If you are like me when playing tower defense games, you load a lot of defenses early and get really frustrated when an enemy strolls the length of the path all the way to the end. In Orcs Must Die!, by Indie developers, Robot Entertainment, this is not an issue. You have the ability to chase down that sauntering baddie and put an end to him instead of helplessly watching from your tower. Gameplay is best described as a genre hybrid, where tower defense meets third person action.
You play the role of a War Mage apprentice called upon to defend Rifts that lead back to our world from hordes of orcs. These Rifts are found throughout an assortment of dungeon based maps and after the untimely demise of your instructor only you are left to defend them. Using your magic you can set traps such as arrow walls, spikes and exploding barrels as well as jump into the fray and kill orcs yourself. Thankfully when you are running around beating up orcs you are impervious to your own traps so you can charge this way and that like a crazy person and even get the orcs to follow you into the traps.
The default weapon is a magical crossbow but more weapons can be chosen, such as a sword or even various elemental bracers. However the crossbow is fantastic due to its ability to deliver instant kills via a headshot and offer secondary stun. Once mastering the crossbow you should be able to usually take out the first five orcs through the door during each wave. Having headshots in the game eliminates those frustrating moments where you put 5 rounds into the face of an enemy and they still do not die. This is very helpful when a small group gets past the traps and you have to handle things yourself. The starting traps are basic, tar pits and floor spikes but after each level a new trap or power is unlocked.
At the beginning of each level a Rift has an amount of rift points. The level is lost when all the rift points are depleted. If an orc passes through the rift back to your world, one rift point is lost. To mix things up there are other monsters who reduce rift points at a different rate. Another thing to consider is that if your character dies, 5 rift points are used for a revive. As long as there is at least one rift point left when the final wave passes then the level can be beaten, however at the end of each level the game rates your performance. In the default mode a rating out of 5 skulls is awarded. These skulls are then used to purchase upgrades for the traps. My first upgrade was turning the floor spikes into poison floor spikes. You can never go wrong with poison. Getting all five skulls is not a one shot deal either. You can go back at any point and play a previous level with all the upgrades and unlocks you have accumulated. If you struggle with a level you only have to just beat it and then later when you have enough traps to put the Home Alone series to shame, you can go back and get those skulls your orc-mashing-world-saving-self truly deserves.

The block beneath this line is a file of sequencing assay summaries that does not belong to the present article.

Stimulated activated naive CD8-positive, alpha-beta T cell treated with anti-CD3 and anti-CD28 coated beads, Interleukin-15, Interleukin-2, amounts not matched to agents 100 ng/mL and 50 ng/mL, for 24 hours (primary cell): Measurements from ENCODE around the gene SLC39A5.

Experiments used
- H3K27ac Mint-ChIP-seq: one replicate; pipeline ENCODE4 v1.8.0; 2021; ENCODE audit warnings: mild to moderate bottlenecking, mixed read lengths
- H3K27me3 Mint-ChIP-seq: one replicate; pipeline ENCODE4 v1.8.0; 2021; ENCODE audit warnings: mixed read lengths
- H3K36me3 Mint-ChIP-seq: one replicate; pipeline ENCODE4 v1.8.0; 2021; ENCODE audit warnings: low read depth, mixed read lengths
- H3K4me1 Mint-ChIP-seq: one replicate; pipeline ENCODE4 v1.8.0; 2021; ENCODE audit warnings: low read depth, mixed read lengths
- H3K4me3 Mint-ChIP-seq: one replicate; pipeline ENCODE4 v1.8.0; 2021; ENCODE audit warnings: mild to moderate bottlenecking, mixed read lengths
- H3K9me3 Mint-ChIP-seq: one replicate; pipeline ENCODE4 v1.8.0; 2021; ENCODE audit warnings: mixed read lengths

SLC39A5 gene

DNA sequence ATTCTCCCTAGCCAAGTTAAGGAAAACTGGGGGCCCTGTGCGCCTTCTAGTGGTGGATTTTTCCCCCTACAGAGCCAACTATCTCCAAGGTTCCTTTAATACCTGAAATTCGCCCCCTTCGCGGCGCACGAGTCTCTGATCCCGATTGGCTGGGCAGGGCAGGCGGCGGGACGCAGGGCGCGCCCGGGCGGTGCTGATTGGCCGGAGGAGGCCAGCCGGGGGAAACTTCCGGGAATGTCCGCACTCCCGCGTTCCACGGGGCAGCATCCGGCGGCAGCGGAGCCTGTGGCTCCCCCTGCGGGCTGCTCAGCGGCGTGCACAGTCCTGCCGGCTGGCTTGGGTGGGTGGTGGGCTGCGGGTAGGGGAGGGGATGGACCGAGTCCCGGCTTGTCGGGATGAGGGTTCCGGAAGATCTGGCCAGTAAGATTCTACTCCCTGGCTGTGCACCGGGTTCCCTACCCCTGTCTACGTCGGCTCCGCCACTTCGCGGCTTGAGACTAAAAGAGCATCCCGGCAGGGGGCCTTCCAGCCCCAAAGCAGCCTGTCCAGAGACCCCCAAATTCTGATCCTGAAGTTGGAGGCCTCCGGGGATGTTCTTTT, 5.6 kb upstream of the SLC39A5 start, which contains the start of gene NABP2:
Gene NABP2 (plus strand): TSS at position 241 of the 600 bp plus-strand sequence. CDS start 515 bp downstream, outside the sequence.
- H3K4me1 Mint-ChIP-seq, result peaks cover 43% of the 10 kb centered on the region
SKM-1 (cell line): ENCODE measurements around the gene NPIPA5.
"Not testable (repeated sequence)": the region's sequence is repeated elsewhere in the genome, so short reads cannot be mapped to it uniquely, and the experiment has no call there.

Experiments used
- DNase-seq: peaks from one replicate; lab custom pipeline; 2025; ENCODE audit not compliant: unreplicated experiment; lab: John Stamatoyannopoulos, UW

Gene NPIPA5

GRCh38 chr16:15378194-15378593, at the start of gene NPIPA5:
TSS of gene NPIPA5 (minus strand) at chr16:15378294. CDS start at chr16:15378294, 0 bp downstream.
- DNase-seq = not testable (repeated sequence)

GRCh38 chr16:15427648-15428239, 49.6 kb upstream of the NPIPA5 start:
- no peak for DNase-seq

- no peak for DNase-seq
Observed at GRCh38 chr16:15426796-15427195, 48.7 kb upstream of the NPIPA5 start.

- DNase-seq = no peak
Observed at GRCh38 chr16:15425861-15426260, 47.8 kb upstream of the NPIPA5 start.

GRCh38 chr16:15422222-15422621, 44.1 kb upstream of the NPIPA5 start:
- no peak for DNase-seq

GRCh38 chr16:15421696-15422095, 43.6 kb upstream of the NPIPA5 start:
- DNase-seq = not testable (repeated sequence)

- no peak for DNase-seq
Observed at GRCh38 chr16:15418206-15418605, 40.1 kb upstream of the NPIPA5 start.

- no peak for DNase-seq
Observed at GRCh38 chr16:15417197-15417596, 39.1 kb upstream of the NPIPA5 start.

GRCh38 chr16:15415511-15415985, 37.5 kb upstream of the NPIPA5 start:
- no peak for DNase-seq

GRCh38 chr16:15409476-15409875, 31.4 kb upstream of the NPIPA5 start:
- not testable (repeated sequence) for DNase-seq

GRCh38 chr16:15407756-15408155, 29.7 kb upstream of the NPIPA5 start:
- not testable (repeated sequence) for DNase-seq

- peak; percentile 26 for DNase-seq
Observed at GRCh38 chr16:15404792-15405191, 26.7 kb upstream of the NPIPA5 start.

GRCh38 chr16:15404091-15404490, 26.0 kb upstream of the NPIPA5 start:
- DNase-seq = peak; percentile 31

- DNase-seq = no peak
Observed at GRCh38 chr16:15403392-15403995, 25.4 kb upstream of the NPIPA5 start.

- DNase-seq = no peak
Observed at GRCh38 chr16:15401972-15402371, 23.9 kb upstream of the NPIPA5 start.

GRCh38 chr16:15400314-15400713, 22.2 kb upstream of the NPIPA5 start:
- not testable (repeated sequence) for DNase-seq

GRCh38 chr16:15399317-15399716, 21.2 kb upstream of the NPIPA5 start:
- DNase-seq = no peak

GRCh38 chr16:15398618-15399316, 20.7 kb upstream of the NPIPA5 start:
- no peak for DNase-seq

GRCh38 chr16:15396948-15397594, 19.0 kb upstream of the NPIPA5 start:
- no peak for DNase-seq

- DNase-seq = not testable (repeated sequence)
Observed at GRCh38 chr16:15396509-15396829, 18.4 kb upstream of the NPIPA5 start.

While playing the game your character and the orcs will often make funny comments. However, it is wise to stay tuned in to what your character says as he will often yell out the location of the leading orcs as they pass certain locations. This can be helpful if an orc has slipped past you and you are not paying attention to the minimap. Speaking of the minimap it has a neat feature that in between waves it will show were every orc has been killed up to that point in the level as a red dot for those killed by traps and green for the handkilled orcs. This makes it easy to see which areas could use additional trap reinforcements before the next wave.
A demo is available online if you fancy a taste for yourself. If you have played it and find the game a bit easy, do not be fooled! The levels get much more challenging despite the new traps and weapons available to you. The first level after the playable demo levels gave me some grief. You know, the good kind of gaming grief that results in that fist pump and scream at the monitor when you finally beat the level.
The biggest disappointment about the game is a lack of co-op/ multi-player. I would have loved to blast orcs alongside a friend. This would have further increased the game’s replayability. However because it is possible to go back with all the unlocks, the game is still pretty replayable. And while co-op is not available, there is a leaderboard that displays all your friends stats so you might find yourself trying to top a friend’s score that he definitely somehow cheated to get. We here at GD are convinced that following a success with Orcs Must Die! Robot Entertainment are going to follow up with a sequel or DLC and chances are, coop is likely to be in their to-do list.
Overall Orcs Must Die is a fun, easy-to-pick-up-n-play game with a decent price tag and if you are not convinced then there is always the playable demo to give a spin. The graphics are enjoyable and in line with the comedy tone set by the rest of the game. Orcs Must Die! is not a system buster, most people should be able to play it. The 10-20 minutes it takes to play a level is perfect for taking a little break from work or study and provides excellent stress relief as you watch orc hordes wiped out by your hands. So gamer to gamer, I say it is certainly worth a shot.